Lessons in Public Relations —Sherburne
In your business, you have several “publics” that PR activities will help you address, including:
• customers/potential customers;
• employees/potential employees;
• the business community; and
• the media.
The key to public relations activities is to build awareness about your firm and what you can offer. The most-often considered tool in the PR toolbag is a press release. Perhaps you have hired a new salesperson, bought a new piece of equipment, or are launching a new product or service. Perhaps your company has been recognized by a customer as a preferred supplier, or an executive has earned an award or other public recognition.
Get the Word Out
Sending press releases to the local media, including your local business journal, is one way to get the word out. Including photos with the press release and placing follow-up calls to reporters and/or business editors will help your release stand out from the hundreds of others that hit the desks of media professionals. And identifying and building relationships with the key business reporters in your target publications is the next logical step to ensuring more coverage in the future.
But beyond press releases, there are many other ways to get your message out. You can hold face-to-face meetings, briefings and news announcement luncheons. You can work with the media to get interviews of company executives and key customers on interesting topics published. And don’t forget facility tours. Most local newspapers like to spotlight local businesses, and inviting business reporters for a facility tour may spark just such an article.
Special events, including road shows, awards ceremonies, trade shows, contests or open houses, can also be newsworthy and can gain your firm some ink in local media or trade publications.
Sir Speedy, of Naperville, IL, hosted an open house to unveil its new DI press, the first press of its type in the area. Not only was the CEO of the franchise organization there to support their efforts, but the mayor, local paper and local television station came as well. And, of course, customers and potential clients took part in the festivities, learning about new services they could take advantage of in the process.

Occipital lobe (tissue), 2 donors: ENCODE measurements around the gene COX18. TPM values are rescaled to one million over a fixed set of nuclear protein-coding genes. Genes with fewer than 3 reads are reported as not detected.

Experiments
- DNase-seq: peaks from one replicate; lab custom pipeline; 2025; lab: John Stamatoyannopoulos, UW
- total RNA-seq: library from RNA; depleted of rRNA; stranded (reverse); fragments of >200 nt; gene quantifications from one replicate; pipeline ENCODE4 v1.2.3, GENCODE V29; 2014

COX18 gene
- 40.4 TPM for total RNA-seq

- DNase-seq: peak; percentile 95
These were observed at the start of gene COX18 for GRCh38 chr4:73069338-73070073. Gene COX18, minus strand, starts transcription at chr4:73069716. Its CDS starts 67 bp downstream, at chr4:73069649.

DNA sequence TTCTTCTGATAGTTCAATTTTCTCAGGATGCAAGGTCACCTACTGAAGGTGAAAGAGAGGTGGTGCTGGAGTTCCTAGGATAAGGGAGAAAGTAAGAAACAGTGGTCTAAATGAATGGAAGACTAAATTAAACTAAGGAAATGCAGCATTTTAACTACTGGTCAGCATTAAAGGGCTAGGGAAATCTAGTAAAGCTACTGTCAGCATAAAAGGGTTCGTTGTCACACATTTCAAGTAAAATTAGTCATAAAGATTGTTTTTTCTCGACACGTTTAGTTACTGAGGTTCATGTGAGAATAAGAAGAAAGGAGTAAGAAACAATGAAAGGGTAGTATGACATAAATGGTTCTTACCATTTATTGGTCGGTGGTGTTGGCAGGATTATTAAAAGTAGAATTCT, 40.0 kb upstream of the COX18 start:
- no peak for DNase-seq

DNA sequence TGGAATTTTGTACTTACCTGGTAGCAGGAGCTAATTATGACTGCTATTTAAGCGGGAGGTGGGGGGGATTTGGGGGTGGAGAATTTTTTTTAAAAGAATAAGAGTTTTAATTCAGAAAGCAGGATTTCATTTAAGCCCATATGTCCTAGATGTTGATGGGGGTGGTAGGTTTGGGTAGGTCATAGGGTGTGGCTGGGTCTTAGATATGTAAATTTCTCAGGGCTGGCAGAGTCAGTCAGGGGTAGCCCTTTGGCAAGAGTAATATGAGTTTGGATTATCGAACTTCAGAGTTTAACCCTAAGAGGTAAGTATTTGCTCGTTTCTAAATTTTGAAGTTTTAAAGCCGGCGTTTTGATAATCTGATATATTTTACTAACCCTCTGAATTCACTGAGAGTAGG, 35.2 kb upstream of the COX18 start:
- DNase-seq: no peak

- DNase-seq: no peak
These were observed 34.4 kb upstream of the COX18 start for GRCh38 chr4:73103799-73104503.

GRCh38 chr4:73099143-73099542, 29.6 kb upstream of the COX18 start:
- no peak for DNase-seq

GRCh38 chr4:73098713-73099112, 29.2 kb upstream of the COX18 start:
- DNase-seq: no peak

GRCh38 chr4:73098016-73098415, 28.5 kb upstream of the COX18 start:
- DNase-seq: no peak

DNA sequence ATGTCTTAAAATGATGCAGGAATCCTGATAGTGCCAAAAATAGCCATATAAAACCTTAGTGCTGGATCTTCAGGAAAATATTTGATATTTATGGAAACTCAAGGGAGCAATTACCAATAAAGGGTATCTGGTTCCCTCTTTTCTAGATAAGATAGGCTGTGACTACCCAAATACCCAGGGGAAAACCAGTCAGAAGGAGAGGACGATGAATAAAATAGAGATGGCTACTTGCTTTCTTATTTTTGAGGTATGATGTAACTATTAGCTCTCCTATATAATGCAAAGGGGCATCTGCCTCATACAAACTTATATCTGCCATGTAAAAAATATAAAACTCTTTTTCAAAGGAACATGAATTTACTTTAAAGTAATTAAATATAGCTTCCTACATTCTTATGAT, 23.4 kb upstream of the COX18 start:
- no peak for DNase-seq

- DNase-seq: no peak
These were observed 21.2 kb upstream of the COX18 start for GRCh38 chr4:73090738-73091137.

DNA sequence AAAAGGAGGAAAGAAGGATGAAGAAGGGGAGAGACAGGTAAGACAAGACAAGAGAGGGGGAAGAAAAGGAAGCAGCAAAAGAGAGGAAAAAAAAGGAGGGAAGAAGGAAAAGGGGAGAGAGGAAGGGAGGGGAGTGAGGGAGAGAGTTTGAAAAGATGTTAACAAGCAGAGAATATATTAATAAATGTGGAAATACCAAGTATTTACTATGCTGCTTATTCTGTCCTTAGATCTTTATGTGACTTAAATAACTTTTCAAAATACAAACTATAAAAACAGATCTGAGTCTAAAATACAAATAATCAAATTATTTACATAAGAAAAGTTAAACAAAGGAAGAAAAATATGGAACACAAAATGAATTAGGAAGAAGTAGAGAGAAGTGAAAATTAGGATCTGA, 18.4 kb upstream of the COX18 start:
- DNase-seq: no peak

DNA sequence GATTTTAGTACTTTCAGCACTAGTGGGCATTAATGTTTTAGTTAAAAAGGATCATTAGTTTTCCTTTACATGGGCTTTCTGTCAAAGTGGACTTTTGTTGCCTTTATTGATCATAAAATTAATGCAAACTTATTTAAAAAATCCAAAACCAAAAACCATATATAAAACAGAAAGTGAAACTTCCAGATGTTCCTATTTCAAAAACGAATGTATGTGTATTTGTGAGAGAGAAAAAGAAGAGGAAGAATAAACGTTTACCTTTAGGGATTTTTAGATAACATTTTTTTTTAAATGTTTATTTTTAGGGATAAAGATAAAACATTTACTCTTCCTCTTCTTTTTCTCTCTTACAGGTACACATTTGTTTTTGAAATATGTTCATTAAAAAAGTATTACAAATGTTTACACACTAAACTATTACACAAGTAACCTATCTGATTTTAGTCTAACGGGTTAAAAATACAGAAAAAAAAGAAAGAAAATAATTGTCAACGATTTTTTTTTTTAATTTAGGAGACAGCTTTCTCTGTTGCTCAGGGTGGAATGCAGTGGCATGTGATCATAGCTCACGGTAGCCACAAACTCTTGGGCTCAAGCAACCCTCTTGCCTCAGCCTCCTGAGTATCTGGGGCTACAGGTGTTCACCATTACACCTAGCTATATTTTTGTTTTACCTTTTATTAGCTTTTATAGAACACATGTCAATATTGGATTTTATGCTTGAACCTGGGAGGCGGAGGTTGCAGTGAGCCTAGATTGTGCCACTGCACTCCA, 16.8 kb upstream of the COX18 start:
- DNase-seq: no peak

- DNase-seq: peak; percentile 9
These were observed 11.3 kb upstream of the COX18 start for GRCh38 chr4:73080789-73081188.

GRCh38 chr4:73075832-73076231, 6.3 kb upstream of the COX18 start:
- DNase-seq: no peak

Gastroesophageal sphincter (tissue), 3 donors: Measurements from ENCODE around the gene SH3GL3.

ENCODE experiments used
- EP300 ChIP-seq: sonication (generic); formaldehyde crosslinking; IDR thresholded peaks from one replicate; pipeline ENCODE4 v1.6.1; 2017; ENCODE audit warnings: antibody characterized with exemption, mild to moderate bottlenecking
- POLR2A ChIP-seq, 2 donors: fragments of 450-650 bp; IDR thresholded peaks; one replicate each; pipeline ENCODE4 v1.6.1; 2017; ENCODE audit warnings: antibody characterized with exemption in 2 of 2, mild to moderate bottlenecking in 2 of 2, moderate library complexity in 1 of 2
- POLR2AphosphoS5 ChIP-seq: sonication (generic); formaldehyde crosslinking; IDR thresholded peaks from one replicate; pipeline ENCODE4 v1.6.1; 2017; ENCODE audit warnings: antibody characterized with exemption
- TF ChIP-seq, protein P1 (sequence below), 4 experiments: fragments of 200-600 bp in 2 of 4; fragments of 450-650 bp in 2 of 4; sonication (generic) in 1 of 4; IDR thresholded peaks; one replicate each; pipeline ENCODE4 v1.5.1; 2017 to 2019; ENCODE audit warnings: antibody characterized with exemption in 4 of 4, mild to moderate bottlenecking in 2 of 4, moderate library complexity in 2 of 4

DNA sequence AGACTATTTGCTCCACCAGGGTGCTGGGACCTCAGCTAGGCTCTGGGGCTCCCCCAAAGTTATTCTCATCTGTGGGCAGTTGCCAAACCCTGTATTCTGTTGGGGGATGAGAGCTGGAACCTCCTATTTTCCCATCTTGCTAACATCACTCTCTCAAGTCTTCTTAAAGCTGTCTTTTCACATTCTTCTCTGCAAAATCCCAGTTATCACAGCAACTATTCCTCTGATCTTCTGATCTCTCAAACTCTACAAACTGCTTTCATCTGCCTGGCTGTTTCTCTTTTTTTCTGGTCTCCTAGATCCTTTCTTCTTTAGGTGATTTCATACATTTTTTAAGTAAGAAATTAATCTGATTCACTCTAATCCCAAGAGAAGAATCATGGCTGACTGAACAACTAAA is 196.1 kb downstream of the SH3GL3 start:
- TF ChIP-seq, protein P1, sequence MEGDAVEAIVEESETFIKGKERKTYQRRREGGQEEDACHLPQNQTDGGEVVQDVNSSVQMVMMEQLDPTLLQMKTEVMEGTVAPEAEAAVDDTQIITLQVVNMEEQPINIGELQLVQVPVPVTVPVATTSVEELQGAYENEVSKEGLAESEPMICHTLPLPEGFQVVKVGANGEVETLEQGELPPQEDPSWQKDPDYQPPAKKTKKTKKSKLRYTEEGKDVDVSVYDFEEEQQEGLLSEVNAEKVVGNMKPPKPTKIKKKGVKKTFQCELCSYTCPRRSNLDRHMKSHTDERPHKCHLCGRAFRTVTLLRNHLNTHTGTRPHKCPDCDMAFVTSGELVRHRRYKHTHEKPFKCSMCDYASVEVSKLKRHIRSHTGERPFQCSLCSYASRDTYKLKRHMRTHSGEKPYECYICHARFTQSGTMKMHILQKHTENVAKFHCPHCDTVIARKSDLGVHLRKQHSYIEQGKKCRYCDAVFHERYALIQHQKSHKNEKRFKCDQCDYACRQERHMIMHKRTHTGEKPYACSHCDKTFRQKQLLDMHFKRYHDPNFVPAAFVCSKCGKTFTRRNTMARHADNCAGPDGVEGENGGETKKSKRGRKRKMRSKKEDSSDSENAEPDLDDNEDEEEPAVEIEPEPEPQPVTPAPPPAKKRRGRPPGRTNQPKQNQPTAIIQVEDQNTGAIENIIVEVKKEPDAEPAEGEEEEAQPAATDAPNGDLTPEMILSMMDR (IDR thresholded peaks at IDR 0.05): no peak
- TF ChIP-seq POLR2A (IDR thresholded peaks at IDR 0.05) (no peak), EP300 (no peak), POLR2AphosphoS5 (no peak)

Another mechanism is to generate a periodic printed or electronic newsletter with helpful information about preparing files for print, the role print can play as part of a multichannel campaign strategy, or the latest technologies that help customers solve real business problems. Feature customer success stories, philanthropic activities your company is involved in and other interesting information.
Corporate Press, Landover, MD, has a successful monthly newsletter called What’s Cookin’ that not only includes ways to improve marketing performance, tools for understanding paper grades, and print terms and jargon, but also includes a great recipe each month that is likely to ensure a longer life for the publication, as readers take it home to try out the new dish.
Getting involved with your local chamber of commerce, charitable organizations in your area, and professional associations to which your customers belong is another way to get your name out. Contact your local Ad Club or Creative Club—or the local chapter of the Public Relations Society of America—and offer to deliver an educational talk about how creatives can leverage digital printing technologies to differentiate themselves.